I have been trying to find this information somewhere with no luck. I am new to the IPS modules with Cisco and need to install and configure two AIM-SSM-10 modules in my company's ASA 5520s. What I would like to do is set them up in promiscuous mode and just observe the traffic. What I can't find out for sure is whether or not promiscuous mode alters the traffic in anyway. By the sounds of it the SSM module can create ACLs on the fly and apply them to the ASA. Basically I just want to know what the default behaviour is and whether or not I need to make any special configuration to allow it to passively monitor the traffic flow?
Those modules support promiscious mode. Here's a sample configureation you need to put on your ASA (note the ips promiscuous fail-close). from teh config guide at:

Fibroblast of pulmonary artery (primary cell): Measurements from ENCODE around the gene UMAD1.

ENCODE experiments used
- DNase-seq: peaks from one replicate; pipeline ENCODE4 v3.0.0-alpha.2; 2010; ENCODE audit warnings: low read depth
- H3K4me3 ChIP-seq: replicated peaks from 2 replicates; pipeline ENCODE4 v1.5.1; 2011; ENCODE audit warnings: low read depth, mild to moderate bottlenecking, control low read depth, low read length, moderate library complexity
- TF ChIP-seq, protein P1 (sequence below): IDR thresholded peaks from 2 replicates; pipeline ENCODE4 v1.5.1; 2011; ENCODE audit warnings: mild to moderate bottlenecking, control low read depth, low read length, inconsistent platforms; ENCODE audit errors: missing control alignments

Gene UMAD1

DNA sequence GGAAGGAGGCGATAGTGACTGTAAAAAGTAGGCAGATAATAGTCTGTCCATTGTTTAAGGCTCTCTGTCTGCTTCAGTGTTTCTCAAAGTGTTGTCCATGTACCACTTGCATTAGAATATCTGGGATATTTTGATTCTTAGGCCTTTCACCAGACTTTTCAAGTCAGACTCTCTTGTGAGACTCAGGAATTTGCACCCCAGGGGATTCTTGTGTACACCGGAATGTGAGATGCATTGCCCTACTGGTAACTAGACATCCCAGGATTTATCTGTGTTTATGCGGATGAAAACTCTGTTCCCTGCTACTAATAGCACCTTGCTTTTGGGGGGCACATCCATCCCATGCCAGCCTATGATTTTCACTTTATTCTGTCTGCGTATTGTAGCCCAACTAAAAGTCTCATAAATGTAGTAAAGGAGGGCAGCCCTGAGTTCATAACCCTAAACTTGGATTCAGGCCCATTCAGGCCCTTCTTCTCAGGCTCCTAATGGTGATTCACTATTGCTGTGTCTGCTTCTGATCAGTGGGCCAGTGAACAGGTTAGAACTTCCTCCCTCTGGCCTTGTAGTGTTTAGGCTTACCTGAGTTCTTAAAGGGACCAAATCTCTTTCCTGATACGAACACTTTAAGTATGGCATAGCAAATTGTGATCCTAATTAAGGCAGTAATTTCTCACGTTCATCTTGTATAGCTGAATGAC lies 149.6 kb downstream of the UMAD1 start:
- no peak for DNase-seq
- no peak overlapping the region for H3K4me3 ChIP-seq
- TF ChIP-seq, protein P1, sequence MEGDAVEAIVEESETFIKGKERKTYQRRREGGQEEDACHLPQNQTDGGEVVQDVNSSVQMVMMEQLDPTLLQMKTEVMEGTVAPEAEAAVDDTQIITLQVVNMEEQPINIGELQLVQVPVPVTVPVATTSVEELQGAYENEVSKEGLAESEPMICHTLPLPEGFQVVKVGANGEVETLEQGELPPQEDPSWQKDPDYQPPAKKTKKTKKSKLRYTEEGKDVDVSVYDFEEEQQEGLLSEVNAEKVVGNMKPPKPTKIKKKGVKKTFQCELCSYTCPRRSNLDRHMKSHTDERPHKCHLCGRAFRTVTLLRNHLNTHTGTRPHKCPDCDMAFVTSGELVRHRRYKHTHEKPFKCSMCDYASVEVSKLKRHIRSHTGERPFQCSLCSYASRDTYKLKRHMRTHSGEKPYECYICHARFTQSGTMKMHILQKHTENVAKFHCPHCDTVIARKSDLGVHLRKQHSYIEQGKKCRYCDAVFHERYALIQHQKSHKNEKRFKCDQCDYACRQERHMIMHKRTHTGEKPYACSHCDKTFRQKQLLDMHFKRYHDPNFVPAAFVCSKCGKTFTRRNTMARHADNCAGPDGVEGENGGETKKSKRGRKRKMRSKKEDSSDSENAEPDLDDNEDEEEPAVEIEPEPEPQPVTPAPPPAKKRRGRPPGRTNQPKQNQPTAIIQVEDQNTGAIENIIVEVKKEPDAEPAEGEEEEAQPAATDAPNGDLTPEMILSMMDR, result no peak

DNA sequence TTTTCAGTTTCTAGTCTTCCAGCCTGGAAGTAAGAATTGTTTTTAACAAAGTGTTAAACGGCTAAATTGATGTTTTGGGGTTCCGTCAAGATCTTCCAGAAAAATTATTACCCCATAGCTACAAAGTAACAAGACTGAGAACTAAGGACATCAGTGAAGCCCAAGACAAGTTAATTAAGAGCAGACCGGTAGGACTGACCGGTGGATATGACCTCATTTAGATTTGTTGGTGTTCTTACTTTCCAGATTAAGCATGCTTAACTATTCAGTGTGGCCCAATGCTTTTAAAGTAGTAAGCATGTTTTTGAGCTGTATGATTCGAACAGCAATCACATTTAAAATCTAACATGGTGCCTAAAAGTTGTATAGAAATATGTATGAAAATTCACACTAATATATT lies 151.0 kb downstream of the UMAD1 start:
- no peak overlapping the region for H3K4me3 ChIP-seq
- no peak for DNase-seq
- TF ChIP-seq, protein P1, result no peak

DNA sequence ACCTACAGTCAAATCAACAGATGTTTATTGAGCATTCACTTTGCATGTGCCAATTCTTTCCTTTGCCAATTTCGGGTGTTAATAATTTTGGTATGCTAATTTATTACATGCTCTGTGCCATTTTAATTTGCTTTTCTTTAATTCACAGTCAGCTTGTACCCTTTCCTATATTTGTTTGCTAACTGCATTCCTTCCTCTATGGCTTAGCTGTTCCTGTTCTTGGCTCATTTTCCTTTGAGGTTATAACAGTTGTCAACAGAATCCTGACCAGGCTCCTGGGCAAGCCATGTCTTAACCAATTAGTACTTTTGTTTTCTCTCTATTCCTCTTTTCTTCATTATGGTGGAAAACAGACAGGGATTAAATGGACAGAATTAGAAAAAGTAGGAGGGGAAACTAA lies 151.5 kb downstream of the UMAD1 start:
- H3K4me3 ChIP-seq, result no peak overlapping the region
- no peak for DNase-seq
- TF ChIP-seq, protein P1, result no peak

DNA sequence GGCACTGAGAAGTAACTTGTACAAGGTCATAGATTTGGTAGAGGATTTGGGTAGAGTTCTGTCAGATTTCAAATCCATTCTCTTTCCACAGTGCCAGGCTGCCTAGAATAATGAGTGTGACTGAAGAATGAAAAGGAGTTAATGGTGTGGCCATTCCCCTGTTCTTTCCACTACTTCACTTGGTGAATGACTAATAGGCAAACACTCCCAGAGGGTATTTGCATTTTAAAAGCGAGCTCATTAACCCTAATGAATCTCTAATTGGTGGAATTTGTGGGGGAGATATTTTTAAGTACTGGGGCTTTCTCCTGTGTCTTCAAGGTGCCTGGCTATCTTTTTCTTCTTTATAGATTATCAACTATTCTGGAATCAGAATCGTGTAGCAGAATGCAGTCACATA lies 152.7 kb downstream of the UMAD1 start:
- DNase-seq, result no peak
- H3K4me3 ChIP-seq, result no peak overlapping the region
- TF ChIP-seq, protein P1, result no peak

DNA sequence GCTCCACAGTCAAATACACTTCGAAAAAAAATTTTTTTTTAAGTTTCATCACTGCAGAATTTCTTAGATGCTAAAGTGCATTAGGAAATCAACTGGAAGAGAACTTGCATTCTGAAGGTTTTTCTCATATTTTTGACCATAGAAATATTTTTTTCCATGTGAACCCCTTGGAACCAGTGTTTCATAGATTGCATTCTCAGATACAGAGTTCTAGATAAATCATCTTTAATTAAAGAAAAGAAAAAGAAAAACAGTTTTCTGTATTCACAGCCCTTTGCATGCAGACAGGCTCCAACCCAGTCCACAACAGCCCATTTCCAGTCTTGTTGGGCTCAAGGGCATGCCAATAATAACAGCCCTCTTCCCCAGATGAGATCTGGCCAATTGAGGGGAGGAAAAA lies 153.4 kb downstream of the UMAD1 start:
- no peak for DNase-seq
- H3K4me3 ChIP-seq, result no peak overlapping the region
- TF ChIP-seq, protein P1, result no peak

The following example diverts all IP traffic to the AIP SSM in promiscuous mode, and blocks all IP traffic should the AIP SSM card fail for any reason:
hostname(config)# access-list IPS permit ip any any
hostname(config)# class-map my-ips-class
hostname(config-cmap)# match access-list IPS
hostname(config-cmap)# policy-map my-ids-policy
hostname(config-pmap)# class my-ips-class
hostname(config-pmap-c)# ips promiscuous fail-close
hostname(config-pmap-c)# service-policy my-ips-policy global
Thanks for the reply. I do understand the concept of getting the traffic to the IPS modules but my main concern is what happens after. The documentation alludes to the fact that the modules can create ACLs and block traffic, they just can't block single packet attacks and other attacks that happen too quickly for the IPS modules to respond.
I just want to know if there is a risk of traffic being dropped when I configure promiscuous mode on my ASA?
In promiscous mode no traffic will get blocked by default. The function you are refferig to has to be configured in the IPS to block traffic on a firewall or on a router. If you don't configure blocking, the IPS will only alarm you if attacks are recognized.
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